From the first page, readers are captivated by the individual family members, their personalities and opinions, and how different they all are from one another. Each deals with the job of taking Addie’s body to Jefferson, but inside, each person is going through something very different.
That’s what they mean by the love that passeth understanding: that pride, that furious desire to hide that abject nakedness which we bring here with us, […]carry stubbornly and furiously with us into the earth again.
This is one of the best-known quotes from the early part of ‘As I Lay Dying.’ The quote is thought by Peabody, the doctor responsible for tending to the Bundren family. He’s considering Addie’s life and how ill she is. When he speaks about love, he’s alluding to the relationship Addie has with her favorite son, Jewel. Her love for him goes beyond what seems rational. He knows that she’ll love him through all time, even if he doesn’t love her.
Sometimes I think it aint none of us pure crazy and aint none of us pure sane until the balance of us talks him that-a-way. It’s like it aint so much what a fellow does, but it’s the way the majority of folks is looking at him when he does it.
These lines come from section 53 and are thought by Cash, another Bundren son. He’s thinking about the fact that the family had Darl, another brother, committed to an asylum to avoid him going to jail for burning down the Gillespie’s barn. His actions were a desperate and misguided attempt to destroy his mother’s body and end the family’s long trek to Jefferson.
Life and Death
And the next morning they found him in his shirt-tail laying asleep on the floor like a felled steer, and the top of the box bored clean full of holes and Cash’s new auger broke off in the last one. When they taken the lid off her they found that two of them had bored on into her face.
Death is the most important theme in ‘As I Lay Dying,’ and it is demonstrated quite well in this quote. The lines reference Vardaman’s misguided choice to drill holes in his mother’s coffin, thinking it unfair that she’s trapped there and may not be able to breathe. When they open the coffin later, they find that two of the holes were drilled through the wood and into her face.
It’s just a loan. God knows, I hate for my blooden children to reproach me. But I give them what was mine without stint. Cheerful I give them, without stint. And now they deny me. Addie. It was lucky for you you died, Addie.
These lines appear in section 58 towards the end of the novel when Addie is finally buried in Jefferson. Anse thinks these lines about Addie and how she is really the lucky one in the family to have passed away. Anse has to live a longer life. This quote also demonstrates his hypocrisy.
And then, life wasn’t made to be easy on folks: they wouldn’t ever have any reason to be good and die.
This is another quote about Addie’s situation that suggests she was lucky to die. The other members of the family feel as though, at times, it would be better and simpler to be dead.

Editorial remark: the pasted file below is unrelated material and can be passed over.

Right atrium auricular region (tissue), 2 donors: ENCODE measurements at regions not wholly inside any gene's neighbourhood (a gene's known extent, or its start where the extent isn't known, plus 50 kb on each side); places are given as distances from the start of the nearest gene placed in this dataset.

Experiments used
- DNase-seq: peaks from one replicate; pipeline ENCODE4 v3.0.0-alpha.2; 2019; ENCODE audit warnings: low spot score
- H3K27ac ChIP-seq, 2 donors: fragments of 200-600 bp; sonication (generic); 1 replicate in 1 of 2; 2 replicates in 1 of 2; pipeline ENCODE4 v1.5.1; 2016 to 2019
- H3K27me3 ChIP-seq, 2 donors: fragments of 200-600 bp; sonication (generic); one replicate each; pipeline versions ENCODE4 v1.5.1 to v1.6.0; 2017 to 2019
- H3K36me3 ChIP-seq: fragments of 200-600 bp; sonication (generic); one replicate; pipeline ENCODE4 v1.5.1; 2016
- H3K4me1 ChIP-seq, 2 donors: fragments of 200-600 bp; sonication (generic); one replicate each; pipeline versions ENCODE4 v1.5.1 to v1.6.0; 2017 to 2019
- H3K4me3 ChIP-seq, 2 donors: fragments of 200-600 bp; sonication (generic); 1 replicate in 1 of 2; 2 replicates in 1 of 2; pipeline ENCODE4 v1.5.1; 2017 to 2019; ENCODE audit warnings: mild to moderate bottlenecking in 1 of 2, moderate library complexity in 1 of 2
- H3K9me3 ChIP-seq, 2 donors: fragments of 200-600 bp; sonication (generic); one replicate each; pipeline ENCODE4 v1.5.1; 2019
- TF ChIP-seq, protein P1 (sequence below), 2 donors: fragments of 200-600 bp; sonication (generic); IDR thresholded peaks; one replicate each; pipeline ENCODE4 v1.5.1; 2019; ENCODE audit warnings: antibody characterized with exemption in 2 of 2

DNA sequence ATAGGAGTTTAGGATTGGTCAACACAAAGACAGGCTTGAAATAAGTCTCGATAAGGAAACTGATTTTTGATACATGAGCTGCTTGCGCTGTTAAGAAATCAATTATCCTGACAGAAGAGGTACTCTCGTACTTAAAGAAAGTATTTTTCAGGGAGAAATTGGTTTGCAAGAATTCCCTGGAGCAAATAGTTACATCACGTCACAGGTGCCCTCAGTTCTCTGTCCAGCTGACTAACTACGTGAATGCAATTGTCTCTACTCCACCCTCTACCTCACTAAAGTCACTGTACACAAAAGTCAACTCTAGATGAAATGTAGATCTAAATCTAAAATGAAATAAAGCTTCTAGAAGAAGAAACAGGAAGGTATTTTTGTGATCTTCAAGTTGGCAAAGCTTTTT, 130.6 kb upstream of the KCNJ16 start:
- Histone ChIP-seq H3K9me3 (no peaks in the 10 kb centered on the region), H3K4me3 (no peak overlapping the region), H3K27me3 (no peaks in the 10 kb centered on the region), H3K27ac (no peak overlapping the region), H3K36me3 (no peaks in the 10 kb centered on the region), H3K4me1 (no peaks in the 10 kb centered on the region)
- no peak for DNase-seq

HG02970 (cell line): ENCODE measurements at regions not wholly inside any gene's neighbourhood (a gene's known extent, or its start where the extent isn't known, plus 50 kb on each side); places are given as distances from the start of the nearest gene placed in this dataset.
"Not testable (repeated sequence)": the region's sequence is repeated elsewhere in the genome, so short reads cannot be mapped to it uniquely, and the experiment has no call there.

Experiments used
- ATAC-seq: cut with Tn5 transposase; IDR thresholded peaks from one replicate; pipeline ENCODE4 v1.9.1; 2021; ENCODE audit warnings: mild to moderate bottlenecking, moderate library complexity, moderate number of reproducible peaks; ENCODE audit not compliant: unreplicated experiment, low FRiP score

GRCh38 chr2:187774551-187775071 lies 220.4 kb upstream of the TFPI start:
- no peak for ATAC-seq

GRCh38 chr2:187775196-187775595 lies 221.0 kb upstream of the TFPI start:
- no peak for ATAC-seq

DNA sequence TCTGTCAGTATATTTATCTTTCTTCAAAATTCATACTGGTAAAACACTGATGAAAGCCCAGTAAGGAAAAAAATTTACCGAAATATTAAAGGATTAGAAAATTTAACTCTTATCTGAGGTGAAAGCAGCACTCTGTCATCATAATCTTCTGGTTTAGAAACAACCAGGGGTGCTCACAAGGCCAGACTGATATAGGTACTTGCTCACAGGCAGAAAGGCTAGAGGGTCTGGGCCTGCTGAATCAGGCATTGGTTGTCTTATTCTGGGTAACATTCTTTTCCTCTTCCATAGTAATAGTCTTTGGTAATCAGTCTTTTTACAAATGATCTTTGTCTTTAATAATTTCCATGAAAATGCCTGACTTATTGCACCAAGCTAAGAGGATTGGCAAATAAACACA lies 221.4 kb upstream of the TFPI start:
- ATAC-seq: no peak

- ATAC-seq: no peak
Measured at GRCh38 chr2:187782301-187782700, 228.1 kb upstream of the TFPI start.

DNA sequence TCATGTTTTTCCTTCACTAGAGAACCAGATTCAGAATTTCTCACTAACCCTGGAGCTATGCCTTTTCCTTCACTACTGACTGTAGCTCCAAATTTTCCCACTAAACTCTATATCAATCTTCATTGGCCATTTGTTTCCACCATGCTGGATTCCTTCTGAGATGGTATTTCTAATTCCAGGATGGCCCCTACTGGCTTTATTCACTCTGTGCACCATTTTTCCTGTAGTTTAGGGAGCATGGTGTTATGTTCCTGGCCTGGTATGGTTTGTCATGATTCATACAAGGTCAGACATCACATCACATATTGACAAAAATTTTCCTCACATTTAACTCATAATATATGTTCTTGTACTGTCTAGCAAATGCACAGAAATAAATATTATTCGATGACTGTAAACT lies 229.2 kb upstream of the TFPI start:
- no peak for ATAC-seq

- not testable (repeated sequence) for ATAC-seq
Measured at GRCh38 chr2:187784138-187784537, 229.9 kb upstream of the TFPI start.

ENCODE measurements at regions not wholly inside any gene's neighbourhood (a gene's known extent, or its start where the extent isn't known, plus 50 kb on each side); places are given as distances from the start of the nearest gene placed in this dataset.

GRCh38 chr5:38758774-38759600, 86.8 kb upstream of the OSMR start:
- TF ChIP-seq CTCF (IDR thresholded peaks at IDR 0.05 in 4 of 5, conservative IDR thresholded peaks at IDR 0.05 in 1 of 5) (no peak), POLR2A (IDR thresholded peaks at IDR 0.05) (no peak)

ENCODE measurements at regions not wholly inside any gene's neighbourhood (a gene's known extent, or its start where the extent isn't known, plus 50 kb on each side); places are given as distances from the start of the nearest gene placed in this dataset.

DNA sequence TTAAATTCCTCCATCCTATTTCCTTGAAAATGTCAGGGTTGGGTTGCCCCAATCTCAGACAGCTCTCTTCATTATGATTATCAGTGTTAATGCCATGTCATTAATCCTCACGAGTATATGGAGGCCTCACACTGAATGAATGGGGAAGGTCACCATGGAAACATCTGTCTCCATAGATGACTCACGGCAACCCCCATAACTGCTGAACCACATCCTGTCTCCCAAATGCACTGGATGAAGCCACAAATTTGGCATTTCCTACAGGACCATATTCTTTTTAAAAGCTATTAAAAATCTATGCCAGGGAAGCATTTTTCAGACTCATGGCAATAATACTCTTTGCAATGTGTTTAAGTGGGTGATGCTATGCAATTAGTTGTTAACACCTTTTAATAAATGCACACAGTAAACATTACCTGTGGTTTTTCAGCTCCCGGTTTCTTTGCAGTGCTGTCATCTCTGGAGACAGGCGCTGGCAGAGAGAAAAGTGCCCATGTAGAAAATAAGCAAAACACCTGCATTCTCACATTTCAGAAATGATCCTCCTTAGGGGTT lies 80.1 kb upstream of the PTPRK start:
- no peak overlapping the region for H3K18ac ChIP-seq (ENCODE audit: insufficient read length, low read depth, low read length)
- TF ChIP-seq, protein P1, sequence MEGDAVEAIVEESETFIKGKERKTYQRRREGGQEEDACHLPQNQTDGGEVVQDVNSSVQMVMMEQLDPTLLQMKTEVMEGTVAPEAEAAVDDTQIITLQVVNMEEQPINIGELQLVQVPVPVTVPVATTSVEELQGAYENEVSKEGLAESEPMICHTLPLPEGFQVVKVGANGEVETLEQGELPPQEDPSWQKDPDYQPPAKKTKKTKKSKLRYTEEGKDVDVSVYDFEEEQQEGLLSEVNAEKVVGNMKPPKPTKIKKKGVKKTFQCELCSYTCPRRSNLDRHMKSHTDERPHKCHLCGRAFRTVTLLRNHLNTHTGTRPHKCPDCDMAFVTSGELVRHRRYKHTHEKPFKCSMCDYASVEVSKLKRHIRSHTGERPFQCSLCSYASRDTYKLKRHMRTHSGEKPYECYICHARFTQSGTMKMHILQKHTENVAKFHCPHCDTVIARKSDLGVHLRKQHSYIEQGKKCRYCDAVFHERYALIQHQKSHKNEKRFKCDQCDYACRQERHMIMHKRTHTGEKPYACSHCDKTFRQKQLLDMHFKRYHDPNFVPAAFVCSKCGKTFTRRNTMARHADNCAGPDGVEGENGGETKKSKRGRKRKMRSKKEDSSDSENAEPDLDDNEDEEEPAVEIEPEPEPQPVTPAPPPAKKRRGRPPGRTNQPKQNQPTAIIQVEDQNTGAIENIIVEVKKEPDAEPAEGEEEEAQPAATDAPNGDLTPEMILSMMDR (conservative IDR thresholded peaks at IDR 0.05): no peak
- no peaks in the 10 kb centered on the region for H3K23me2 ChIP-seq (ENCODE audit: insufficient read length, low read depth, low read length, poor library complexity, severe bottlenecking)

I said, “Just because you have been a faithful wife is no sign that there is no sin in your heart, and just because your life is hard is no sign that the Lord’s grace is absolving you.” And she said, “I know my own sin. I know that I deserve my punishment. I do not begrudge it.
These lines come from Addie’s perspective as she’s considering her death from beyond the grave. She considers how faithfulness in marriage is not necessarily a sign of sinlessness. This is of particular importance to her as she had an affair during her life and produced her son, Jewel.
Now and then a fellow gets to thinking about it. Not often, though. Which is a good thing. For the Lord aimed for him to do and not to spend too much time thinking, because his brain it’s like a piece of machinery: it won’t stand a whole lot of racking. It’s best when it all runs along the same, doing the day’s work and not no one part used no more than needful.
These lines are in a section narrated by Vernon, specifically section 16. He’s thinking about religion and how he believes God wanted humanity to go about their day-to-day lives without giving too much thought to the meaning of life or its complexities. He supports his own opinions by suggesting what God intended or didn’t intend, as do many of the characters in the novel ‘As I Lay Dying.’
What is As I Lay Dying about?
The story of ‘As I Lay Dying‘ is about a family’s journey to bury their matriarch, Addie Bundren, in the town of Jefferson. It’s an incredible imposition on the family, but they follow through with the journey out of a sense of duty.
Why did Faulkner write As I Lay Dying?
There is no single reason that William Faulkner wrote ‘As I Lay Dying.’ There are suggestions that he was inspired by his personal life and the life of his mother when crafting the family dynamic.
What is the style of As I Lay Dying?
Faulkner wrote this novel in an experimental, modernist style using stream-of-consciousness and 15 different narrators. This sets the novel apart from the bulk of literature written during the early-to-mid 1900s.
What is the significance of the coffin in ‘As I Lay Dying?’
The coffin is a central symbol in ‘As I Lay Dying,’ representing both the physical remains of Addie Bundren and the emotional baggage that each character carries with them. The coffin also serves as a plot device, driving the characters’ journey and adding tension to the story.